Professor Guy Lanza invited to serve as a Fulbright Senior Specialist
Posted: November 10th, 2009
Professor Guy Lanza, Director of the Environmental Science Program in the Department of Natural Resource Conservation has been invited to serve as a Fulbright Senior Specialist in Russia next fall. He will travel in the City of Tyumen in South West Siberia to assist faculty and administrators at Tyumen State University and the Russian Academy of Sciences in the development of new interdisciplinary curriculum and research initiatives. Tyumen State University is planning to achieve the status of the Russian National Ecological Research University and is collaborating with several research institutes including several branches of the Russian Academy of Sciences in the areas of ecosystems and community ecology, environmental remediation, and sustainable development.
Lanza said that the Tyumen region is both vast in size and environmentally diverse consisting of four natural zones including tundra, forest-tundra, forest, and forest-steppe. Tyumen has been experiencing rapid development, cultural change, and environmental degradation in recent years, largely driven by petroleum and gas development in the area. A student at Tyumen State University describes the shape of the region as resembling “the heart of a person — sort of an energy-giving heart of the country.” According to Lanza, the rapid economic development and ecological change is presenting many complex environmental challenges that will require interdisciplinary thinking, and many different scientific disciplines working together will be needed to successfully address the problems. In my view, everything we plan and do must be carefully thought out in the context of climate change and sustainable solutions.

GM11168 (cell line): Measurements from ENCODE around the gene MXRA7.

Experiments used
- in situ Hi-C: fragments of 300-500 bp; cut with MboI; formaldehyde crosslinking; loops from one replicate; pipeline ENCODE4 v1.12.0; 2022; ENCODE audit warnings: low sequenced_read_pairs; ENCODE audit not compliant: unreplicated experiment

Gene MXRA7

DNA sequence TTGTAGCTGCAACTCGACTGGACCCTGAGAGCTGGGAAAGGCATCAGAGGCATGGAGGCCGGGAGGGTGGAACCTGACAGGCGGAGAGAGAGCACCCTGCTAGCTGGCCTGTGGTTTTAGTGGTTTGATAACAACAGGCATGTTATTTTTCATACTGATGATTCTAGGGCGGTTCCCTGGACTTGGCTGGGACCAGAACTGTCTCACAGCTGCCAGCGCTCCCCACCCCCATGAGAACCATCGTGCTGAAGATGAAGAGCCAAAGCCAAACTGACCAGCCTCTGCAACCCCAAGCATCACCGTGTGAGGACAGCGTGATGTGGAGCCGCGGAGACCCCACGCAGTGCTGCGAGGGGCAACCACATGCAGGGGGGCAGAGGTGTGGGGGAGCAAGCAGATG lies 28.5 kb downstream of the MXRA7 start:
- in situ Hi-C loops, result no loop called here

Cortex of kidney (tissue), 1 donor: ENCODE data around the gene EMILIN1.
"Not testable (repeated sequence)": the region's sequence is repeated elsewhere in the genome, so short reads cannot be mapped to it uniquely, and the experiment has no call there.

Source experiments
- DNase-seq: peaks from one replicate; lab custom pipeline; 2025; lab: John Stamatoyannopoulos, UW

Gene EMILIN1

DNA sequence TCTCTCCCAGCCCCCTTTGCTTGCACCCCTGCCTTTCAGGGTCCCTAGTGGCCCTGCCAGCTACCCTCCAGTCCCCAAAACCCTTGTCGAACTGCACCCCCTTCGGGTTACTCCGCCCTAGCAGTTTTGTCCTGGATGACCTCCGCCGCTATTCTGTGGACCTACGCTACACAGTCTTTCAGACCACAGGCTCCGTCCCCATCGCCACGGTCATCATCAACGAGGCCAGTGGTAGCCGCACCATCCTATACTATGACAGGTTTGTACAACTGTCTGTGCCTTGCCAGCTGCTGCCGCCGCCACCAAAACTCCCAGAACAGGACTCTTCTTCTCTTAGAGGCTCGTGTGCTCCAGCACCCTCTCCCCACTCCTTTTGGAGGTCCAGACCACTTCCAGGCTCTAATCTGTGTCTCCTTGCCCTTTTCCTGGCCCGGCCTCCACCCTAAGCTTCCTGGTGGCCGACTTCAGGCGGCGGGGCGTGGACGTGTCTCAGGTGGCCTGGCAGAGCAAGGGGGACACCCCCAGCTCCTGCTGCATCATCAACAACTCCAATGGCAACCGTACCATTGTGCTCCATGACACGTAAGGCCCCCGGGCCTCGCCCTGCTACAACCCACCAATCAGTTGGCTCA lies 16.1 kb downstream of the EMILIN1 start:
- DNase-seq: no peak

This is Lanza’s second Fulbright Grant. In 2006, he traveled to Vietnam and partnered with the Hanoi School of Public Health and the Vietnamese Academy of Sciences and Technology where he conducted faculty development workshops and classes in water quality and the ecology of waterborne disease.